By Skye Kriger
Food is a huge part of my life.
I know what you’re thinking. Of course it is, food is essential to life. It tastes good, and it gives you energy to get through the day.
But it’s more than that to me. Growing up both American and Japenese, my mother made it a point to make sure I was exposed to a wide range of foods. I experienced all kinds of cultural foods from a young age and quickly developed a refined palate (for my age, at least) and a love for exploration and experimentation with cuisine.
One of my favorite things about being well-versed in food, aside consumption of the food itself, is that nearly anyone can talk about it,and everyone has a different experience to share. We all grow up eating different things, passed on to us by our parents, depending on their own upbringing and cultural backgrounds. Just like celebrating culture-specific holidays, the type of meal you eat for breakfast (in my case, cereal on American days and rice, fish, and soup on Japanese days) can shape your childhood and, by extension, your appreciation for other foreign food in adulthood.
A close friend of mine, for example, was brought up in a very stereotypical American household, and had little exposure to cultural cuisine growing up. He is an extremely picky eater, and is not the most adventurous with trying new things–once he decides a certain food is outside of his comfort zone, it’s nearly impossible to get him to try it out.
Now, trying to explore good Los Angeles dining with someone who has a narrow scope of food can be quite the challenge. So I made it my mission to expose him to at least a small scope of the huge range of global cuisine available here in Los Angeles, one of the most diverse cities in the world. The first challenge? Indian food. “It tastes like dirt, and smells so strong,” he resisted. But I dragged him along to one of my all-time favorite Indian buffets, a tiny little 5-table restaurant called Bawarchi Indian Kitchen. This was going be an extra challenge, since I knew my friend would automatically reject the hole-in-the-wall vibe of the place.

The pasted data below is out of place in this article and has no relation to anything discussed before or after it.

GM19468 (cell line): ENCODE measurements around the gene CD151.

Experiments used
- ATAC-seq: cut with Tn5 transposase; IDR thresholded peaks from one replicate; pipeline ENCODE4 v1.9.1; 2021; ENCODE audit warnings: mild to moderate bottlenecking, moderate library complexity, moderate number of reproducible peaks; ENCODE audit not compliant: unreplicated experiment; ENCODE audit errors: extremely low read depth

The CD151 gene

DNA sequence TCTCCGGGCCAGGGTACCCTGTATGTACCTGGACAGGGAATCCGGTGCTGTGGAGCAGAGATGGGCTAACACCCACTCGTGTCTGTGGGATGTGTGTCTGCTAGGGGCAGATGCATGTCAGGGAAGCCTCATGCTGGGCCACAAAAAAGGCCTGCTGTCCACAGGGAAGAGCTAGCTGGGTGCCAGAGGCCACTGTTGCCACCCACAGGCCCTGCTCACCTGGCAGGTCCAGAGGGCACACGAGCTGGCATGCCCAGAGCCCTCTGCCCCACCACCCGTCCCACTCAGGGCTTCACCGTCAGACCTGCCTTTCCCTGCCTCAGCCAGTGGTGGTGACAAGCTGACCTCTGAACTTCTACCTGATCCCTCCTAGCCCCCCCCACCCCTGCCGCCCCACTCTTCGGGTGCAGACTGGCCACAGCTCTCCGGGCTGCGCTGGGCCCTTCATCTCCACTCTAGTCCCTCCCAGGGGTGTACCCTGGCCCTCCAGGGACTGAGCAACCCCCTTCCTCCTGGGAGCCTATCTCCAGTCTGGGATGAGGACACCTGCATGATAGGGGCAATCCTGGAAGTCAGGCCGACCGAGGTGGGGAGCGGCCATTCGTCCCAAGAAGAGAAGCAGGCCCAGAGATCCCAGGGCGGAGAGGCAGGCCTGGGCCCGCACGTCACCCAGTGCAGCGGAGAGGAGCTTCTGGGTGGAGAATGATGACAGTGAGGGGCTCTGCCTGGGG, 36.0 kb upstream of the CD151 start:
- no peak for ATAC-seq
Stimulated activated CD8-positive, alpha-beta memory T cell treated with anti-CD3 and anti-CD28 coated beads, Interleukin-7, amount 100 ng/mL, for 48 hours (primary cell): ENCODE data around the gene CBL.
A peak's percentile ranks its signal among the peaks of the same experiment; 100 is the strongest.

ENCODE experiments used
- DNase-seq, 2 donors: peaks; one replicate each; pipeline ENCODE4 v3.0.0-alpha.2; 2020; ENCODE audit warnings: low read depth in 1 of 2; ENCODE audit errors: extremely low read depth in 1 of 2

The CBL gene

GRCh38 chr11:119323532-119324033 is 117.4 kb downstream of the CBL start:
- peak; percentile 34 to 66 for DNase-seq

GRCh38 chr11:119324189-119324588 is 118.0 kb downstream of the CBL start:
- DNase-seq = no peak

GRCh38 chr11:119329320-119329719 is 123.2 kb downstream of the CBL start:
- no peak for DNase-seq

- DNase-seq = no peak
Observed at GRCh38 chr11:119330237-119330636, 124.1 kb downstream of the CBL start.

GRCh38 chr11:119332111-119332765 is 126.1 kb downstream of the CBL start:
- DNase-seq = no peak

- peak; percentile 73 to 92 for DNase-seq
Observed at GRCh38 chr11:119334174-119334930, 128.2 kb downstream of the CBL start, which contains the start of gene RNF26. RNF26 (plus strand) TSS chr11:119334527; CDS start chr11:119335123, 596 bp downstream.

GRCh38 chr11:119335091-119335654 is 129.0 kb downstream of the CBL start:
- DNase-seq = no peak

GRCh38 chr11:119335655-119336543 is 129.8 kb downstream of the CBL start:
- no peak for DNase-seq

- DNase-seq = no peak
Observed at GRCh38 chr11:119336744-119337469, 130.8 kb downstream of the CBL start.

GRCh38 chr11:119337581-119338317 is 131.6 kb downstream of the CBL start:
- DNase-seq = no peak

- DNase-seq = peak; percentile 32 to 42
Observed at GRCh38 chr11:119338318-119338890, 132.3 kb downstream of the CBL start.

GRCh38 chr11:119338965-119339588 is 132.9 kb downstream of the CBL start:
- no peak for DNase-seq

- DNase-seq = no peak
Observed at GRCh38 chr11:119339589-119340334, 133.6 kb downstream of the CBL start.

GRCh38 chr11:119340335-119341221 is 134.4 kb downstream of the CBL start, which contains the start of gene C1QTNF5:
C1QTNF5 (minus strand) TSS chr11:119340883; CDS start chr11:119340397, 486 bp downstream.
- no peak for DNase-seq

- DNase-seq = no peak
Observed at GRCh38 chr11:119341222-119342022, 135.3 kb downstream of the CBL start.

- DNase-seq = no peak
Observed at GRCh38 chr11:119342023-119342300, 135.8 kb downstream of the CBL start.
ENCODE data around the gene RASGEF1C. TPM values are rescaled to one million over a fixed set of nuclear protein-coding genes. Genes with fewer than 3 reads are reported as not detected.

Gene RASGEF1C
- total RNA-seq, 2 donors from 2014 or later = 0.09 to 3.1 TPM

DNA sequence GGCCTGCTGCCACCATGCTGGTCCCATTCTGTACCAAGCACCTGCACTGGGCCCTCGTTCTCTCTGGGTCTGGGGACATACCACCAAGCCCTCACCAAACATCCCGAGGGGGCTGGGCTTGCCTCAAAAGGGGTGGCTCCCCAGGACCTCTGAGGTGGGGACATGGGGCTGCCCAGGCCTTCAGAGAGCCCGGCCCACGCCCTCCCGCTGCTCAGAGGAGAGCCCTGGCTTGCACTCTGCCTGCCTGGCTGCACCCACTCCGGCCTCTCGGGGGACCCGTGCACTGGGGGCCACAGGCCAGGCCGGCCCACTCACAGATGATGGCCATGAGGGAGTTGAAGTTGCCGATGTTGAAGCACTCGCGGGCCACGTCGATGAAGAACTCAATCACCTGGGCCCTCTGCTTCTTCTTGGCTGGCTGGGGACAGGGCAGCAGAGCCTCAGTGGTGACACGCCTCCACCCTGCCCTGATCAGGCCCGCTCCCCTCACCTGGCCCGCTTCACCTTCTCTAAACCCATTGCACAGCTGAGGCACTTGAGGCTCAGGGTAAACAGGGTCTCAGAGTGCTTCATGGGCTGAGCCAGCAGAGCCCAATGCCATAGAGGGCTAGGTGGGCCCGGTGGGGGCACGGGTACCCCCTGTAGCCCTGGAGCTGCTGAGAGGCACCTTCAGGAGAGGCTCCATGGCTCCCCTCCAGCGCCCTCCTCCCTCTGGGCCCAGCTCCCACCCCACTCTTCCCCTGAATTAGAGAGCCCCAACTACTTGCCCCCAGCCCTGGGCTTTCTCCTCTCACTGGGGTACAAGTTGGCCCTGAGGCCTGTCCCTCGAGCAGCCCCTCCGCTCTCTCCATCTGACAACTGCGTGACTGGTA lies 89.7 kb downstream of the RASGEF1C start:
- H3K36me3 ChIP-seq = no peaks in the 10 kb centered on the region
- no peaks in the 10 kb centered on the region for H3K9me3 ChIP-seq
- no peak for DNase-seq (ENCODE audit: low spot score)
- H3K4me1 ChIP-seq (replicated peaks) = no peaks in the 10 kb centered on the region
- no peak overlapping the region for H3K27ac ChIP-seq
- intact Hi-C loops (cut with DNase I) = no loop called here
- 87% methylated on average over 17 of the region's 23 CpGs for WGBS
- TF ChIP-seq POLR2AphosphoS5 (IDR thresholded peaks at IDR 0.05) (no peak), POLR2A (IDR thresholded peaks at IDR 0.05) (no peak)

The buffet style meant that both of us could try small portions of everything, and if we (and by “we” I really mean “he,” since I’ll eat nearly anything) didn’t like something, we could power through the few bites of that particular dish we sampled and move on to something else. The spread was vast. There was lamb biryani (a fried rice dish), paneer tikka masala (an eastern cheese stewed in a spicy cream sauce), potato samosas (triangular fried dumplings filled with spiced mashed potatoes), multiple types of naan (an Indian bread), and many more dishes with which even I was unfamiliar.
Without getting into too much detail about the dishes we had (a little bit of everything, from spicy to sweet), I can say that I, for one, thoroughly enjoyed my meal. My friend? After timidly taking the first bite and carefully chewing before finally swallowing, he nodded and admitted, “Wow, not bad,” then proceeded to clean off his entire plate and go back for seconds. And again for dessert. I should mention: he’s one of those stubborn kids who hates admitting someone else is right, so any admission of wrong from him was a massive victory on my part.
But it wasn’t about me being right about Indian food. That day marked the first of many food excursions. We went to Kanda Sushi in Westlake Village, one of my favorite sushi bars in the States, where he boldly attempted to stomach eel! Imagine! Being already a huge achievement, I decided to hold off on the sea urchin until another time. During a late night study session, we explored casual take-out Thai food from the infamous TG Express (late-night delivery is a definite lifesaver), ordering the classic pad thai, green curry chicken, and thai iced tea to share. We even went for Persian cuisine at Shekarchi Restaurant in Downtown Los Angeles, where we learned that ghormeh sabzi, an herb stew, wasn’t his cup of tea, but the meat stew, gheimeh, and the crispy saffron rice known as tahdig are now contenders for his all-time favorite foods. Nor could he stop raving about the saffron and pistachio Persian ice cream.
And while he wasn’t necessarily a huge fan of every single item we tried, he now has a much greater appreciation for foreign cultures and culinary traditions than he had just a year ago. Now, when friends invite him to go out to eat, he doesn’t worry anymore about not being able to eat anything, because he’s overcome the fear of trying unknown things.
I’m not saying that you have to like everything you eat–I’m one of the least picky eaters I know, and I still have preferences when it comes to food. What I’m saying is that with a little bit of an open mind (and an empty stomach), you can vastly widen your world appreciation and become more connected with other cultures that you may not otherwise have had the opportunity to experience. Bon appetit!
Featured image from Wikimedia Commons
Skye is a Junior studying Human Biology. Though she mostly grew up in Los Angeles, Skye lived in Japan for three years during her childhood. She is fluent in Japanese and also took 4 years of Chinese in high school. She loves the ocean, is on the club rowing team at USC, and is also passionate about food and different cuisines from around the world. She loves sports and working out and can often be found at the Lyon Center. She hopes to find a career in Physical Therapy or Athletic Medicine.